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The hidden cause of the Congressional stalemate

Forget Perfect

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Lisa Earle McLeod

There’s little talk about the phenomenon that may be affecting our country more than we realize.

I grew up in Arlington Va., just outside Washington DC. Two guys I went to high school with had fathers who were Congressmen. One was a Republican, the other a Democrat.

Both sons went to the same schools; they played on the same soccer teams. Their mothers went to the same PTAs, and we all ate at the same Pizza Hut on Friday night.

Lots of the other kids I went to school with had parents who were staffers; people from both parties served as chief of staff, office manager, press secretary and the like for a congressperson or senator.

Their families went to the same parks on the weekend, checked out books from the same public library and played on the same Little League teams.

As kids, we weren’t aware of the politics at the time. We just knew that a lot of parents worked “on the hill.”

But then things changed. The Congressional calendar was adjusted so that members could live in their districts. Instead of living with their families in DC, they commuted to DC a few days a week during session, but lived in home states.

On the surface it made sense for elected officials to live with their constituents.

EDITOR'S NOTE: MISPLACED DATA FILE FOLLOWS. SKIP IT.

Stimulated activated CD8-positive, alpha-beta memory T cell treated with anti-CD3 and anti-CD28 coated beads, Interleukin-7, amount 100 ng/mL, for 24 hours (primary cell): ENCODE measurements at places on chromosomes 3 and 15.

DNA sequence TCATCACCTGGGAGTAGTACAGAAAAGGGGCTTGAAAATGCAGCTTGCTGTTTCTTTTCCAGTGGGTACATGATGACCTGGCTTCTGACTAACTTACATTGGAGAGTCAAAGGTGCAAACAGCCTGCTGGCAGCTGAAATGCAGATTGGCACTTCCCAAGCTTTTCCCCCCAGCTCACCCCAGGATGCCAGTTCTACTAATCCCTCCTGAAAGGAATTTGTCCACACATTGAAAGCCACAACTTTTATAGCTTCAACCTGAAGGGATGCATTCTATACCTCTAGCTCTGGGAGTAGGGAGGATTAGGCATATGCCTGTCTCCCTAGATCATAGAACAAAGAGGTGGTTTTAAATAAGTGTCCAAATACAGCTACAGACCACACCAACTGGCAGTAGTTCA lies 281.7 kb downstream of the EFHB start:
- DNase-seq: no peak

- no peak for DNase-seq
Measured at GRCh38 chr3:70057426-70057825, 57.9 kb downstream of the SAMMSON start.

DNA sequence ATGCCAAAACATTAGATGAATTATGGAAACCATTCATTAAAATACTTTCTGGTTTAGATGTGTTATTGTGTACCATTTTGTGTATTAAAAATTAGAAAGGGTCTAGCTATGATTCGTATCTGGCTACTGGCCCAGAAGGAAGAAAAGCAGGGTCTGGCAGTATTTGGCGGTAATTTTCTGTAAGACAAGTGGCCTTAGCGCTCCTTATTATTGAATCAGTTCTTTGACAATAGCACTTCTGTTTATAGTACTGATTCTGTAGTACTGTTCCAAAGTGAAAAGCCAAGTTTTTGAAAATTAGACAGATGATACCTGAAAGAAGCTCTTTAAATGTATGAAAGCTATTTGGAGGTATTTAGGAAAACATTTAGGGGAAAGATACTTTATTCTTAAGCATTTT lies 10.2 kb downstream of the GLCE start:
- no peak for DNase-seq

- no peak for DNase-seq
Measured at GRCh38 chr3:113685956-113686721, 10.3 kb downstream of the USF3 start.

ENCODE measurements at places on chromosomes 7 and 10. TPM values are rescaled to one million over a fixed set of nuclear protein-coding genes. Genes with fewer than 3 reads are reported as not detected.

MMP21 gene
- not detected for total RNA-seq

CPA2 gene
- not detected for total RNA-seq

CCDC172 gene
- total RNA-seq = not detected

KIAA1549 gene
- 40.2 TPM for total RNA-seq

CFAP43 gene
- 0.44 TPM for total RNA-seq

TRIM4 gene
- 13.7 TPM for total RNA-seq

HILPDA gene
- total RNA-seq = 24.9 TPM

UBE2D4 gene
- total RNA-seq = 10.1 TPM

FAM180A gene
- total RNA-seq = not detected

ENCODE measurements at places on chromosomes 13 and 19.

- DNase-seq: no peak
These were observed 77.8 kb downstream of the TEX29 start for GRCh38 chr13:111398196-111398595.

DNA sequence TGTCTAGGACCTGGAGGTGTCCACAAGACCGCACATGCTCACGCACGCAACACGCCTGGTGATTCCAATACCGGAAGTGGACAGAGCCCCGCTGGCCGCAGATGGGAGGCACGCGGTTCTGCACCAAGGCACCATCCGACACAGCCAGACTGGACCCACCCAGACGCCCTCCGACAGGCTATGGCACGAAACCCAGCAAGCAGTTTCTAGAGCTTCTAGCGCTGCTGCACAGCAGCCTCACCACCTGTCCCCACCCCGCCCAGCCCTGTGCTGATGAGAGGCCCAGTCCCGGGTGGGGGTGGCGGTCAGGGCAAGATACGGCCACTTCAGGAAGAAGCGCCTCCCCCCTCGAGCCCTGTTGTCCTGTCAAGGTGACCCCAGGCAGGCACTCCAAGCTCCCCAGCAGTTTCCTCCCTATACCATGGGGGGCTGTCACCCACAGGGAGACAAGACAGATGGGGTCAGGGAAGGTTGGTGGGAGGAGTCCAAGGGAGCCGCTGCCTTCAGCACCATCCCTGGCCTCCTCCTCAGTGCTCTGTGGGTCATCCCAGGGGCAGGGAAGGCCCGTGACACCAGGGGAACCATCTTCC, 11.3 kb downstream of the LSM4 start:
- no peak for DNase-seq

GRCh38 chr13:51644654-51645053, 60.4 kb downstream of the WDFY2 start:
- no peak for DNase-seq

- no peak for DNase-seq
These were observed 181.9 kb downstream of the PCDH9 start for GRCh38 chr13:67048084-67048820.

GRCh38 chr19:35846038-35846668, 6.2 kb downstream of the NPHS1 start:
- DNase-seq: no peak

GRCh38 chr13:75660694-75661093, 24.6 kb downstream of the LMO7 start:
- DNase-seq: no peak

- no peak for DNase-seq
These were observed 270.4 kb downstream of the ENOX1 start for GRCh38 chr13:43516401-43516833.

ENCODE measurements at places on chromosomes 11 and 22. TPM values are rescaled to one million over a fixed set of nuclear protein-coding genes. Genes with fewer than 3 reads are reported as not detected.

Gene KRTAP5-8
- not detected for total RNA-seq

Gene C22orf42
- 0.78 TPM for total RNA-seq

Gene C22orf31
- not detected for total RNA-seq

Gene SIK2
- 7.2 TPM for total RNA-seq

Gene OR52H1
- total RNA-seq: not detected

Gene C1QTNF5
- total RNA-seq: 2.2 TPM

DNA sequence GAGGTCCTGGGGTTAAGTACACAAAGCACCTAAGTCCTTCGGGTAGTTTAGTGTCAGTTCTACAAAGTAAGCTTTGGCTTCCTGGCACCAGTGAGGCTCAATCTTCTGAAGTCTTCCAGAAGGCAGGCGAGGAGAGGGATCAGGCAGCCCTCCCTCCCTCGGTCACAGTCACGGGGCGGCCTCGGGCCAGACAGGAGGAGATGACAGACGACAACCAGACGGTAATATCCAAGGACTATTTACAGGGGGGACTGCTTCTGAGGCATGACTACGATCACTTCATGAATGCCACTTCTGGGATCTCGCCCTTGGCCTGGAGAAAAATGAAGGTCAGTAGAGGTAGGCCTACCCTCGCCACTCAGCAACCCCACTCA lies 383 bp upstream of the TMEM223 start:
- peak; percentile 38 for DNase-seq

But I believe that there was unexpected fallout. It took years to manifest, but we’re seeing the results right now.

When congressmen lived in DC, their families knew each other. They’d been on sidelines cheering their kids’ sport teams. Their wives and staffers were on the same PTAs.

This created a social structure that greased the wheels of the political structure.

It gave people an opportunity to see each other more holistically. When you see a guy trying to cheer his kid up after they lost another game, it’s much harder to demonize him. You’re a lot less likely to be nasty to him if you know you’re going to have to see him in front of your kids.

Even if you don’t like the guy, if both of your wives sit on the same PTA, you’re going to think twice before calling him names in public.

Imagine the conversation at home, “You called him what? I have to see that woman this weekend!”

But when congressmen (and they were mostly men back then) moved to their home districts, they were no longer part of the same social structure as their colleagues across the aisle. Most senior staffers live in the home district as well. So no one has any natural social connections with anyone from the other side. The only time they meet is when they’re negotiating.

I believe that lack of social proximity is contributing to political polarization more than we realize.

Workplace studies have proven that proximity increases collaboration.

A University of Michigan study revealed researchers who occupy the same building are 33 percent more likely to form new collaborations than researchers who occupy different buildings. Other studies have shown similar results.

Proximity improves collaboration, and social connections elevate civility.

If members of Congress were forced to sit at Pizza Hut together every Friday with their kids, this problem would already be solved.

But when you get elected by demonizing the other side and you never see them as anything but a political enemy, it’s hard to imagine why you would want to collaborate with them.

We created this, people; we can fix it.

‑ Lisa Earle McLeod is a sales leadership consultant and author of several books (www.LisaEarleMcLeod.com).

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